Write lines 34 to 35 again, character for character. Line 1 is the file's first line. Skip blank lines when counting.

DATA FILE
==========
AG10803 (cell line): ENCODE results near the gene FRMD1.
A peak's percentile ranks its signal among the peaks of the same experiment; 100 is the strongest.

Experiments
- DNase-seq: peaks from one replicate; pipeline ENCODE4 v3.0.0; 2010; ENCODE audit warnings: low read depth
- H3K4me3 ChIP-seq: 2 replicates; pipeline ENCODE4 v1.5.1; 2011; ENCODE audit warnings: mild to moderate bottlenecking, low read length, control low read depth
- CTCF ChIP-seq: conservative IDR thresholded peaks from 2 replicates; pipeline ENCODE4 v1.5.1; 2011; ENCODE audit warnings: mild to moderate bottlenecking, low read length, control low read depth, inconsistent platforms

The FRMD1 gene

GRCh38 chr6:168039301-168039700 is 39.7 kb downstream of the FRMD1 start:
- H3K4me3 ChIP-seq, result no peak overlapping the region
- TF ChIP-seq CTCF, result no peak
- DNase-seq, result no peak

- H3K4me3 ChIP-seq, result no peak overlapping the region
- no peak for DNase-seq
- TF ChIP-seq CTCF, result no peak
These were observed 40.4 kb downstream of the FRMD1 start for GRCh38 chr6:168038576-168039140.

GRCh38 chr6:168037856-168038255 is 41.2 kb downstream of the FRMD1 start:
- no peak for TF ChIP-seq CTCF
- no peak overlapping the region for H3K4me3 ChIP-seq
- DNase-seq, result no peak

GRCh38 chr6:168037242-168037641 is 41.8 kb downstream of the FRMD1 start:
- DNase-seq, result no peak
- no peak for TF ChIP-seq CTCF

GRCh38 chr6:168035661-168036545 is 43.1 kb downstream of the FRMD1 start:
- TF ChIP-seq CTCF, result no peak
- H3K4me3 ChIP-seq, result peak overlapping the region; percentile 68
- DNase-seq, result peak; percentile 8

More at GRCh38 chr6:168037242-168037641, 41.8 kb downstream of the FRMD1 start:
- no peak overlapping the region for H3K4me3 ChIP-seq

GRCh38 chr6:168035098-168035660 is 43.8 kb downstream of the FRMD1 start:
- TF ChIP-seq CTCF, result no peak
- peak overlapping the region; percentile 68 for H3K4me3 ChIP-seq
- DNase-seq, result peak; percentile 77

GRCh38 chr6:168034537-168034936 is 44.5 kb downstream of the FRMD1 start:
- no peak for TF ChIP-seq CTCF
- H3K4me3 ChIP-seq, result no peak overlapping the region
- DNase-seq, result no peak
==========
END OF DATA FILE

- no peak for TF ChIP-seq CTCF
- H3K4me3 ChIP-seq, result no peak overlapping the region